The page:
Saturday, August 16, 2014
Saint of the Day for 8/15/2014 Saint of the Day for 8/17/2014

Saint of the Day
Lives, Lessons and Feast
By Leonard Foley, O.F.M.; revised by Pat McCloskey, O.F.M.



Listen to "Saint of the Day": Help



Subscribe to "Saint of the Day":





Martha: Martha, Mary and their brother Lazarus were evidently close friends of Jesus. He came to their home simply as a welcomed guest, rather than as one celebrating the conversion of a sinner like Zacchaeus or one unceremoniously received by a suspicious Pharisee. The sisters feel free to call on Jesus at their brother’s death, even though a return to Judea at that time seems almost certain death. 
<p>No doubt Martha was an active sort of person. On one occasion (see Luke 10:38-42) she prepares the meal for Jesus and possibly his fellow guests and forthrightly states the obvious: All hands should pitch in to help with the dinner. </p><p>Yet, as biblical scholar Father John McKenzie points out, she need not be rated as an “unrecollected activist.” The evangelist is emphasizing what our Lord said on several occasions about the primacy of the spiritual: “...[D]o not worry about your life, what you will eat [or drink], or about your body, what you will wear…. But seek first the kingdom [of God] and his righteousness” (Matthew 6:25b, 33a); “One does not live by bread alone” (Luke 4:4b); “Blessed are they who hunger and thirst for righteousness…” (Matthew 5:6a). </p><p>Martha’s great glory is her simple and strong statement of faith in Jesus after her brother’s death. “Jesus told her, ‘I am the resurrection and the life; whoever believes in me, even if he dies, will live, and everyone who lives and believes in me will never die. Do you believe this?’ She said to him, ‘Yes, Lord. I have come to believe that you are the Messiah, the Son of God, the one who is coming into the world’” (John 11:25-27).</p> American Catholic Blog The commandments are a gift, not a curse. Sin is less about breaking the rules and more about breaking the Father’s heart.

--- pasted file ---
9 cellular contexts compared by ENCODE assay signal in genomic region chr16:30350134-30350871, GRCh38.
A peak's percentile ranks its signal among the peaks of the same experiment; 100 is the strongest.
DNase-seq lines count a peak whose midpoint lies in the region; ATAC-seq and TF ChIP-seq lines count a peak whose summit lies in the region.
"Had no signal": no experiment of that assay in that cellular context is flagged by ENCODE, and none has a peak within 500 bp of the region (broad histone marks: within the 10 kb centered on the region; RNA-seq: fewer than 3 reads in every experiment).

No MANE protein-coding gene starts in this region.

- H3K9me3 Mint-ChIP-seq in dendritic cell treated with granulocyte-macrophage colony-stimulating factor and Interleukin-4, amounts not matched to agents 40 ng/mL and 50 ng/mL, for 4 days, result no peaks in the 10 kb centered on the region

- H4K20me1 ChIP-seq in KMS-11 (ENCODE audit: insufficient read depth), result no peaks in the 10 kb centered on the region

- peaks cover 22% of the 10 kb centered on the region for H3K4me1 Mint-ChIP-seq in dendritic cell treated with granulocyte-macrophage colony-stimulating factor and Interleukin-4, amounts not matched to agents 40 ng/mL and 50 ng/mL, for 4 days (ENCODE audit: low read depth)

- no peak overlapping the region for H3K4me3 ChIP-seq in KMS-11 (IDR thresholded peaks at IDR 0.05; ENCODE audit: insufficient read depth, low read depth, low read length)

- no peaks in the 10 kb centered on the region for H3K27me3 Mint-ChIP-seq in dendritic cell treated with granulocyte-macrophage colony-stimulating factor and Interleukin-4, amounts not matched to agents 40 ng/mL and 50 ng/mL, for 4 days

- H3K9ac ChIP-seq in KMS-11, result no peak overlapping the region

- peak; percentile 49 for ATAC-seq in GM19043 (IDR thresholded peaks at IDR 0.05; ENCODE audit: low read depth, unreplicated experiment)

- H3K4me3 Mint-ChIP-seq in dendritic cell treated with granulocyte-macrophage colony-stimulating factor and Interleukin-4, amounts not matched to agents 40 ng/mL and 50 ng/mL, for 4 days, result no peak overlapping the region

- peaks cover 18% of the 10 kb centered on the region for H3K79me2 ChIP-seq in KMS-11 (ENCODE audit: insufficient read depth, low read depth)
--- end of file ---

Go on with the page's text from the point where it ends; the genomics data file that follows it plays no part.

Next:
Find Other Saint Resources!

 
PICKS OF THE WEEK
New from Servant Books!
Follow Jesus with the same kind of zeal that Paul had, guided by Mark Hart and Christopher Cuddy!
Wisdom for Women

Learn how the life and teachings of St. Teresa Benedicta of the Cross (Edith Stein) serve as a guide for women’s unique vocations today.

A Wild Ride

Enter the world of medieval England in this account of a rare and courageous woman, Margery Kempe, now a saint of the Anglican church.

The Wisdom of Merton
This book distills wisdom from Merton's books and journals on enduring themes which are relevant to readers today.
A Spiritual Banquet!
Whether you are new to cooking, highly experienced, or just enjoy good food, Table of Plenty invites you into experiencing meals as a sacred time.



 
CATHOLIC GREETINGS
Love
Love is a daily miracle, just like our heartbeat.
Birthday
Subscribers to Catholic Greetings Premium Service can create a personal calendar to remind them of important birthdays.
Mary's Flower - Fuchsia
Mary, nourish my love for you and for Jesus.
Sts. Ann and Joachim
Use this Catholic Greetings e-card to tell your grandparents what they mean to you.
Mary's Flower - Fuchsia
Mary, nourish my love for you and for Jesus.


Come find us at: Facebook | St. Anthony Messenger magazine Twitter | American Catholic YouTube | American Catholic